Why am I starting this blog?

Well, to be honest, it wasn’t planned. It’s never been a life ambition of mine. And to be honest, I don’t know if I’ll be able to commit enough to it to make it work. But we’ll see! We were thrown in to the midst of another lockdown. And to save me from going completely crazy after once again being banished to the lonely confines of my flat I thought I know, I’ll write a blog. And now I’m instantly regretting it as building this blog page is f**king me off. How do people understand how to use these things?!?!?!

But, in all seriousness…I feel like I’ve been on an amazing journey over the last year. And even the last 4 years. Mainly thanks to some amazing people that have jumped on the bus that is my life along the way. I’m doing things I never would have dreamed of doing. Or didn’t have the confidence to start doing.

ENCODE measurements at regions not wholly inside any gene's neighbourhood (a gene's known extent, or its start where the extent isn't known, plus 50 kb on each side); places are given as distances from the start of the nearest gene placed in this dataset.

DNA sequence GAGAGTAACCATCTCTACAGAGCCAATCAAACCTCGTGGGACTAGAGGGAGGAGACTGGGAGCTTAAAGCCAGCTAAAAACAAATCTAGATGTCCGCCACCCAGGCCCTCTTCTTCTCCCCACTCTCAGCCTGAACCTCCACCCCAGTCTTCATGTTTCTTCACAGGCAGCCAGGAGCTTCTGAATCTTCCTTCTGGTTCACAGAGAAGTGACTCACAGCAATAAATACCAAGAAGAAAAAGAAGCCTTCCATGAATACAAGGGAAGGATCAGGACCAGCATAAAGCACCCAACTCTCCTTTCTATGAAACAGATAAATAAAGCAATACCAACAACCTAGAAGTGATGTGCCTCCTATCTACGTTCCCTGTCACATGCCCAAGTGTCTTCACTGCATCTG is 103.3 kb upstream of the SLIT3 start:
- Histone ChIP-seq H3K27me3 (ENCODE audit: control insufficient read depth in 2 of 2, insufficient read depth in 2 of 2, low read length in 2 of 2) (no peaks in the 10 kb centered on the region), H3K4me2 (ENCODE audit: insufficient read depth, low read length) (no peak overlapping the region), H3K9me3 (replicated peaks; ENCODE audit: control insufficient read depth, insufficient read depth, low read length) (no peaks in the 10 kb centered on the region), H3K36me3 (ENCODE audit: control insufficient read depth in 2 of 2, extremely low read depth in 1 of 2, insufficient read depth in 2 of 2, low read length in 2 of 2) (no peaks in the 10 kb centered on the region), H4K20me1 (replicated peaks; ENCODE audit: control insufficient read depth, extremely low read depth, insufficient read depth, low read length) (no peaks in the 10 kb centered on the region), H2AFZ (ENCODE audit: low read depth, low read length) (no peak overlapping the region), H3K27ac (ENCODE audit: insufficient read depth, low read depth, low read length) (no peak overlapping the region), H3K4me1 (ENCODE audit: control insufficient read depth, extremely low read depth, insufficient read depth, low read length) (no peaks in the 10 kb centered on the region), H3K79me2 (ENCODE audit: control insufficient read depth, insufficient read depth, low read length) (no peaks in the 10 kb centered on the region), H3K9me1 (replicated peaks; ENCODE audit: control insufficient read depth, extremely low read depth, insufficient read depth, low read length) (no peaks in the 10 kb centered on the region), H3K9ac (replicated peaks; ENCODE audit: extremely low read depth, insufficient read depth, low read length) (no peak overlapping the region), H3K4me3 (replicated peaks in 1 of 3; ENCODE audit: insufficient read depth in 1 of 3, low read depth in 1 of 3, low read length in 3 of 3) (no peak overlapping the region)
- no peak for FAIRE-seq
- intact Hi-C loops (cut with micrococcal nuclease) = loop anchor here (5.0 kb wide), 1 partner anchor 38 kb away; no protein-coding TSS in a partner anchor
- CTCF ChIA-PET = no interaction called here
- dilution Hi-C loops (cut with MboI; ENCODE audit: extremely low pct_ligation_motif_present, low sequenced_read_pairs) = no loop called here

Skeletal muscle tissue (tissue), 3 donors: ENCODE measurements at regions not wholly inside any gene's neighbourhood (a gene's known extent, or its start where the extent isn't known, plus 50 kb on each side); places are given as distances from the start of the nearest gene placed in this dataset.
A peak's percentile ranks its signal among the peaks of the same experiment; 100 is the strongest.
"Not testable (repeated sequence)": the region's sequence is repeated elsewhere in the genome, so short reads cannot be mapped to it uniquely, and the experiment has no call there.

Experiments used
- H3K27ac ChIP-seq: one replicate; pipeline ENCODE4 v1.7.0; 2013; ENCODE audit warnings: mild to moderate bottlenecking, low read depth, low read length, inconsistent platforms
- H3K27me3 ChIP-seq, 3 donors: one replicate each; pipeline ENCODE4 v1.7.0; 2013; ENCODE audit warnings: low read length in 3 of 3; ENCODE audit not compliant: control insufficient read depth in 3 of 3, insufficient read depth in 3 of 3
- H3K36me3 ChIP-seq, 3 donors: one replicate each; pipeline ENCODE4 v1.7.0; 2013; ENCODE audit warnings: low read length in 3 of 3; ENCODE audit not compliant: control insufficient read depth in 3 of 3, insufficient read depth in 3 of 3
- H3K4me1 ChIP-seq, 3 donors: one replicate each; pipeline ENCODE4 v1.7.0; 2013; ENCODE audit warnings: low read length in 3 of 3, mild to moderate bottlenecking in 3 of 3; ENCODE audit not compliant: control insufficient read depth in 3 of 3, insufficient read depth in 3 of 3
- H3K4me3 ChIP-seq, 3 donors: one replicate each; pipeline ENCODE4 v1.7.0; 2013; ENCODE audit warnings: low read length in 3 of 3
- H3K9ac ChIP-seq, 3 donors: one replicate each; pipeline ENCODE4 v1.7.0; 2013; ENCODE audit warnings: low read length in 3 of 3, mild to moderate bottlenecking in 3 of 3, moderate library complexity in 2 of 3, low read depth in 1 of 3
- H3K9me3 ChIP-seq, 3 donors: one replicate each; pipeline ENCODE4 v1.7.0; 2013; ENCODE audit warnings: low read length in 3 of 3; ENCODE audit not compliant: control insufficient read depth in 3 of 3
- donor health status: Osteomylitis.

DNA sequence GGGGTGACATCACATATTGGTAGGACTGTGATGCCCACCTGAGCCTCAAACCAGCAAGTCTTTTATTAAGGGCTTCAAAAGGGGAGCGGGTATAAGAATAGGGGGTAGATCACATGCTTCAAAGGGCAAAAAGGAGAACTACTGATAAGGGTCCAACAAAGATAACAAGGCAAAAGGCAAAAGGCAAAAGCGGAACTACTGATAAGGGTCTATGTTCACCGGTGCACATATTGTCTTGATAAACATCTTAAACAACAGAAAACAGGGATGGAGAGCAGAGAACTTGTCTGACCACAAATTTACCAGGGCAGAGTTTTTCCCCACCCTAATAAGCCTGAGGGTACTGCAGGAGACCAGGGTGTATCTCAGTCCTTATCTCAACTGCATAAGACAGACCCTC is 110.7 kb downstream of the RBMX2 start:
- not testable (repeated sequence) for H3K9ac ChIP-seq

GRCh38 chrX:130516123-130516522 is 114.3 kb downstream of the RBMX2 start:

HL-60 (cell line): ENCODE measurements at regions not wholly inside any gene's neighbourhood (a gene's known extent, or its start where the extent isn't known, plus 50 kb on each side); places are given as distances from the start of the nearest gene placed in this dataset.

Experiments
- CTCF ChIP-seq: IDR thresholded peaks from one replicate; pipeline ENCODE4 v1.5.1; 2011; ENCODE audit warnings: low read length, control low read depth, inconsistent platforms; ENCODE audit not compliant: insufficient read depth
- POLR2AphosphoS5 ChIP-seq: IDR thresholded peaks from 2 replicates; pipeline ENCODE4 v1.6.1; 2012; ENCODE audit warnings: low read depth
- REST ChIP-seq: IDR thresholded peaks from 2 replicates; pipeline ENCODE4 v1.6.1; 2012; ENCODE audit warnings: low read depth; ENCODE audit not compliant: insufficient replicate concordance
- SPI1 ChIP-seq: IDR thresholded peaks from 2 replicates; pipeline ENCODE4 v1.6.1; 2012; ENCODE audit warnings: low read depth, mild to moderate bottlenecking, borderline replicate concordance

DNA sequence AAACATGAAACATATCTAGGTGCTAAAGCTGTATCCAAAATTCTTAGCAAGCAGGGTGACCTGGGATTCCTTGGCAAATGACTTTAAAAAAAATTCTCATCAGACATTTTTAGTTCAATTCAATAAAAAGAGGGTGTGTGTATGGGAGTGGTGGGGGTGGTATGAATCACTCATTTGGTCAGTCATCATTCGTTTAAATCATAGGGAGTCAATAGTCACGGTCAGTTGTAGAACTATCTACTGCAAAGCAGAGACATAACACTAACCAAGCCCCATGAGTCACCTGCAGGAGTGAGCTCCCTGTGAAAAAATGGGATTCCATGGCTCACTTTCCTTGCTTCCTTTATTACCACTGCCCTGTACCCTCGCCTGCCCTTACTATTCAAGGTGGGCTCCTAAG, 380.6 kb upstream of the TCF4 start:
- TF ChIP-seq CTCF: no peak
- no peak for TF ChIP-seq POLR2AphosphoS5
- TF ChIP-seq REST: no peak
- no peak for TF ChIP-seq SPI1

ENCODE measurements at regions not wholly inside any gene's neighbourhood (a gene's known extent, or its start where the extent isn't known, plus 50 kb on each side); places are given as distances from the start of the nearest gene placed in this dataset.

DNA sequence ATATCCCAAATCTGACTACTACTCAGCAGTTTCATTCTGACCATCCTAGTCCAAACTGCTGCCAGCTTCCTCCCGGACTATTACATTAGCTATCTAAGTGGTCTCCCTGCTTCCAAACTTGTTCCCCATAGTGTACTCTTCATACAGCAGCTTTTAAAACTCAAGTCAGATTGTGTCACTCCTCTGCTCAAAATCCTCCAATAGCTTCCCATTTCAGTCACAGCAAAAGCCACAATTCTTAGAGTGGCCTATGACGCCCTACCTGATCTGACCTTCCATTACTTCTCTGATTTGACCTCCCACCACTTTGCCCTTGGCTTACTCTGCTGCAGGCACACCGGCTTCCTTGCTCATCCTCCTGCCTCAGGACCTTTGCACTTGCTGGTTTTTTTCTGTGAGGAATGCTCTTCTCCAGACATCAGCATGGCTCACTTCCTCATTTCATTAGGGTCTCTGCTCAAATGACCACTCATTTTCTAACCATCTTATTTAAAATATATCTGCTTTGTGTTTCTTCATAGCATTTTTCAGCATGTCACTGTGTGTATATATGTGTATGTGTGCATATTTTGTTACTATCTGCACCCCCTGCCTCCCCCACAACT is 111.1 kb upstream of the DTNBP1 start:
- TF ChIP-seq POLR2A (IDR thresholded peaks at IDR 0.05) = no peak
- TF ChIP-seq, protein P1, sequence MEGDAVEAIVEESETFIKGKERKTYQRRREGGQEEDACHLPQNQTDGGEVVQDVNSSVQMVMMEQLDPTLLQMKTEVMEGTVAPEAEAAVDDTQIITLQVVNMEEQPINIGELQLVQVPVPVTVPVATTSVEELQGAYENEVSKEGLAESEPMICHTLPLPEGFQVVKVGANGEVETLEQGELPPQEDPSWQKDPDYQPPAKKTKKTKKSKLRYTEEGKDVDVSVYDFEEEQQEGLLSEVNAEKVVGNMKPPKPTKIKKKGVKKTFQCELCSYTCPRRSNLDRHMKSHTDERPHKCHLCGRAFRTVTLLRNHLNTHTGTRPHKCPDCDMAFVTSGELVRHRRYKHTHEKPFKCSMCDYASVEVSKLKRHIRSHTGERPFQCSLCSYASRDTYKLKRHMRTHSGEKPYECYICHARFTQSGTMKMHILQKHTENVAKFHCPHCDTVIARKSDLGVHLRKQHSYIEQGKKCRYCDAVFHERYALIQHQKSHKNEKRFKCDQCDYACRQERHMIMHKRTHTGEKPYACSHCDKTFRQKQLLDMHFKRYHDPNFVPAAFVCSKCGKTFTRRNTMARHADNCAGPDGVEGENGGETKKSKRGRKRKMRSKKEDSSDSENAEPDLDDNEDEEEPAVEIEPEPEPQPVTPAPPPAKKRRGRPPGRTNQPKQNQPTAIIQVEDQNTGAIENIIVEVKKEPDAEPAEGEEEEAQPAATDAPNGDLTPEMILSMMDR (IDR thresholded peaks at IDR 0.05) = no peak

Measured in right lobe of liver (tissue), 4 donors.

It’s not been easy. I have massive confidence battles every time I get out for an adventure. Lots of people thought I wouldn’t last a month in a kayak. And I’ve lost as well as gained adventure buddies along the way. But I’ve also learnt so much. And I wanted to share that journey with others.

Having coached lots of women in the corporate world, one of the biggest topics that comes up is confidence. You can deliver corporate shit all day long about how to build your confidence, but real life experience of it is a totally different ball game.

And now that I’m involved in the #shepaddles British Canoeing campaign too (which is all about getting more women in to paddling), I wondered if sharing my story could help others out there. All the plans I had to run female development sessions and do some great advertising have kind of gone out the window. But maybe this could help?

It’s not just for women though, it’s for all. I promise to be honest. I promise to be open. And I promise that these won’t be the best pieces of writing you’ve ever read. But I’ll try. Let me know what you like, what you don’t like and if you want me to talk about anything particular.

And thank you for joining me on this journey!